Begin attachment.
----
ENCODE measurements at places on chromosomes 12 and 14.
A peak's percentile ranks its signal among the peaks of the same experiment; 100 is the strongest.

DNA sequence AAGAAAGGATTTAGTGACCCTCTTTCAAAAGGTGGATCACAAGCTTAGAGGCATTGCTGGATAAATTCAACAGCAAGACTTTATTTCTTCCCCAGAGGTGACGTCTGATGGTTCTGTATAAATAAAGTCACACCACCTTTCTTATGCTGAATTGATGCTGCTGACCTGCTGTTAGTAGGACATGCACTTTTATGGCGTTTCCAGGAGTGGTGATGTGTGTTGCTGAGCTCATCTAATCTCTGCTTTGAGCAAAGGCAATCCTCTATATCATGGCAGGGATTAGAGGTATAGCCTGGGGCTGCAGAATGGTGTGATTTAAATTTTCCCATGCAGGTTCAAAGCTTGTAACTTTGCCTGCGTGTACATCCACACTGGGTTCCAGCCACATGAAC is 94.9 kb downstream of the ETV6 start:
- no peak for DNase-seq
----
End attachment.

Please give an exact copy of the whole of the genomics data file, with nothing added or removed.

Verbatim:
ENCODE measurements at places on chromosomes 12 and 14.
A peak's percentile ranks its signal among the peaks of the same experiment; 100 is the strongest.

DNA sequence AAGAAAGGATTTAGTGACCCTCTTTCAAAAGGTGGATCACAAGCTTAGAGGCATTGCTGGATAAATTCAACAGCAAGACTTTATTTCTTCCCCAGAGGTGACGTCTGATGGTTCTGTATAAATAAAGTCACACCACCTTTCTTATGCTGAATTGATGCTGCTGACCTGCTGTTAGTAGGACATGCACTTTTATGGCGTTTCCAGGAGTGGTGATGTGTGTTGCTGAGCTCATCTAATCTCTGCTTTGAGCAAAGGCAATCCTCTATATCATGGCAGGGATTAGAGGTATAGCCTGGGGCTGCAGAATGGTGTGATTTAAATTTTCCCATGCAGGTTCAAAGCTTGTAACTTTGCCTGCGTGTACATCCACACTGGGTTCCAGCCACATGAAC is 94.9 kb downstream of the ETV6 start:
- no peak for DNase-seq